Maritime Global Trade Roundup – March 14, 2024

Maritime Global Trade Roundup – March 14 2024

What’s inside?

    Here are the quick highlights and analysis you need from the week in maritime global trade, powered by Maritime AI™ insights.

    True Confidence Incident Lowers the Ecosystem’s Confidence 

    Unsurprisingly, the Houthi missile attack on the True Confidence vessel, which resulted in three fatalities and severe injuries, has lowered the maritime ecosystem’s confidence about remaining safe in the Red Sea. 

    The vessel was formerly owned by Oaktree, a U.S./UK-based fund. It is no longer under their ownership, proving the arbitrary nature of who the Houthis ultimately target and their lack of caring about human casualties with no direct relation to the conflict. 

    In the immediate aftermath of the attack, Windward’s insights revealed a significant impact on market behavior:

    • A sharp 225% surge in the number of vessels anchoring at the port waiting areas in the Suez Canal (North and South of the Canal)
    • Our data further shows that 61% of these anchorings occurred after 13:30 UTC, coinciding with the time of the attack

    The attacks on the Rubymar and True Confidence highlight the potential impact of a single attack/ship. These incidents are likely to reduce crew willingness to transit the Red Sea and will impact the freight rates of this voyage, driving more traffic around The Cape of Good Hope. This route has less checkpoints than the Red Sea and could lead to an increase in deceptive shipping practices. 

    A CNN article featuring Windward’s AI-powered insights shows a significant 37% drop in bulk carrier traffic between November 2023 and February 2024, with the latter period recording the lowest number of bulk vessel passage in two years.

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    Flag Changes Are Coming…Where are These Vessels Going?

    Windward’s proprietary data shows that between January and February 2024, there has been a 50% increase in port calls by vessels that previously changed their flag. Our insights show that it is possible that port calls by such vessels will also increase in March 2024 based on the data we have so far for the beginning of the month (March 1-10).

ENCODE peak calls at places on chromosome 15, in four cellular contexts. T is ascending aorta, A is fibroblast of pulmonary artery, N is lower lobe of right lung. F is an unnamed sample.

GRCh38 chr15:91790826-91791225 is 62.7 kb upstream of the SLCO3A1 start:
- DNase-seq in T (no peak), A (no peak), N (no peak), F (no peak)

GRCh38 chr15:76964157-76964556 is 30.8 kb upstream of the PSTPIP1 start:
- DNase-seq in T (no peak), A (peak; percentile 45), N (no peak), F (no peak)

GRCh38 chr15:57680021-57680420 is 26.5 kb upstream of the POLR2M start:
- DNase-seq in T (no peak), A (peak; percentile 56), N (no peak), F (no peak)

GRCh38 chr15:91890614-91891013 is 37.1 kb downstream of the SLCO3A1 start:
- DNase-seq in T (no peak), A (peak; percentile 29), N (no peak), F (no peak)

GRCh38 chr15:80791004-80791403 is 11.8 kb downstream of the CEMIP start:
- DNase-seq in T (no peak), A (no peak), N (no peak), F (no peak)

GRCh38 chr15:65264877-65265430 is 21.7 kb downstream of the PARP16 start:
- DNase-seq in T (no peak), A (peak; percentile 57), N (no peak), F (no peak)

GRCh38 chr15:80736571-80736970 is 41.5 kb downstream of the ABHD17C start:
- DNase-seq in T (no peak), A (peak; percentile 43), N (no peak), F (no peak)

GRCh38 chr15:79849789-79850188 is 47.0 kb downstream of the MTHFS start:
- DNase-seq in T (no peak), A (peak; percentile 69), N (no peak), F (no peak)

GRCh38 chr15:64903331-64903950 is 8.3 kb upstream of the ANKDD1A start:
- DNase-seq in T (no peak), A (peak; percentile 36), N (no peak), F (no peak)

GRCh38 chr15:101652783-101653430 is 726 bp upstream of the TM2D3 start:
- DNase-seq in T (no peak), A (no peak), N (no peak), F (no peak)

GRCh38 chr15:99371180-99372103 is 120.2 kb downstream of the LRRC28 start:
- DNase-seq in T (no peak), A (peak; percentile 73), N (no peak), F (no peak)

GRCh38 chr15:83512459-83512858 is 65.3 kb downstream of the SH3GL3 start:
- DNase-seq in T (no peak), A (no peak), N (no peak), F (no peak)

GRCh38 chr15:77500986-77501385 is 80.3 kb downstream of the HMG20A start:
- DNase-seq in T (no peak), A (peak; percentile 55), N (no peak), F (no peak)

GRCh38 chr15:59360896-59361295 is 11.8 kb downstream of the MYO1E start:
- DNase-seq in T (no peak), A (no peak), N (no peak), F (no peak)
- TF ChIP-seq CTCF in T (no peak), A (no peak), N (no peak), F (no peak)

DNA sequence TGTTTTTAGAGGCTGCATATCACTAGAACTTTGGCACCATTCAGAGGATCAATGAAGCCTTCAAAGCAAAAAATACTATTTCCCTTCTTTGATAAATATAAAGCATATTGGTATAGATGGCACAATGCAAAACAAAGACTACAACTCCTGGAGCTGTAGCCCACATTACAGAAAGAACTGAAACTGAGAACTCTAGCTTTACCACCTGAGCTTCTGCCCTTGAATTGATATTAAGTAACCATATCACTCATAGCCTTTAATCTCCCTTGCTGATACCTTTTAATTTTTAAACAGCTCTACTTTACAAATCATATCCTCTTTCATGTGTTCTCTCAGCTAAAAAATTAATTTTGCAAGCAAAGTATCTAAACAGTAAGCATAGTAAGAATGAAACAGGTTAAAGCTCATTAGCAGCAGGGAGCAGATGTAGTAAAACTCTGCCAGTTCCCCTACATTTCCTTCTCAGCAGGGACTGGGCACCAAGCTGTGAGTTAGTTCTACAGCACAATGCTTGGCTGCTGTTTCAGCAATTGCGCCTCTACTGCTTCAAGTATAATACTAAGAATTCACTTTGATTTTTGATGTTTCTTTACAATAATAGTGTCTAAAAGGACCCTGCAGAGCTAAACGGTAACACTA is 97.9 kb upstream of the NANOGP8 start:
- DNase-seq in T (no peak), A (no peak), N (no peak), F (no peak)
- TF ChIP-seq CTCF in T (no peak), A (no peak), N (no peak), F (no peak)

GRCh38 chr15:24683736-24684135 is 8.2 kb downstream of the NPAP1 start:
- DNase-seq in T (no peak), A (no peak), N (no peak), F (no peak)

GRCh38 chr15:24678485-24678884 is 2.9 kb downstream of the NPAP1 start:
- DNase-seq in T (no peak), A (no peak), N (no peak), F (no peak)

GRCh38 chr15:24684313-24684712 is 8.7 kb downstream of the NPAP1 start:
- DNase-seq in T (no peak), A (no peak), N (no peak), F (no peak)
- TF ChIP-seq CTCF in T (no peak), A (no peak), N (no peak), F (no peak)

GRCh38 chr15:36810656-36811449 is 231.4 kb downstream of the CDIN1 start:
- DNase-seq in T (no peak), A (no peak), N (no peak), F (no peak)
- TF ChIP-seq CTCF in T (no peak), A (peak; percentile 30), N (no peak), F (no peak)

Where do the vessels that changed their flags go? Sixty-four percent (64%) of the port calls that followed a MMSI change are conducted in China, 20% are in Turkey, and 16% are in India.

    EVERYTHING You Need to Know About Recent Maritime Events

    Cheat Sheat

    Two years of Russia’s war. The sinking of the Rubymar. The Panama Canal drought. Maritime change is constant, so the ability to adapt and maintain real-time awareness of global events is crucial. Here are our best recent analyses to provide you with the actionable insights you need to be proactive.

    2-Year Russia Report 

    Global trade and sanctions implementation have been significantly altered, perhaps permanently, by Russia’s war. Get Windward’s unique AI insights on how the conflict has impacted trade routes, supply chains, DSPs, sanctions, and the rise of the gray and dark fleets.

    Read the Report 

    Global Trade is Coping with Disruption

    A major line was crossed with the Rubymar vessel, the first vessel to sink due to a Houthi attack. The Impact of the Disruptive Environment on Global Trade report examines multiple trends, including who’s avoiding the Red Sea, to analyze how global trade has changed.

    Get the Report

    What’s Popping in Panama?

    Container vessel and bulk carrier visits to the Panama Canal hit a record low during the past two years, while another vessel type is poised to hit its peak. Discover how the Panama Canal drought has changed the landscape and four critical capabilities you need

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    1. 2 Years That Upended Global Trade: Russia Report  Mar 7, 2024
    2. 2024 Maritime Trends: The Year of Survival & Success  Jan 24, 2024
    3. 6 must-ask questions for evaluating maritime risk providers Feb 3, 2022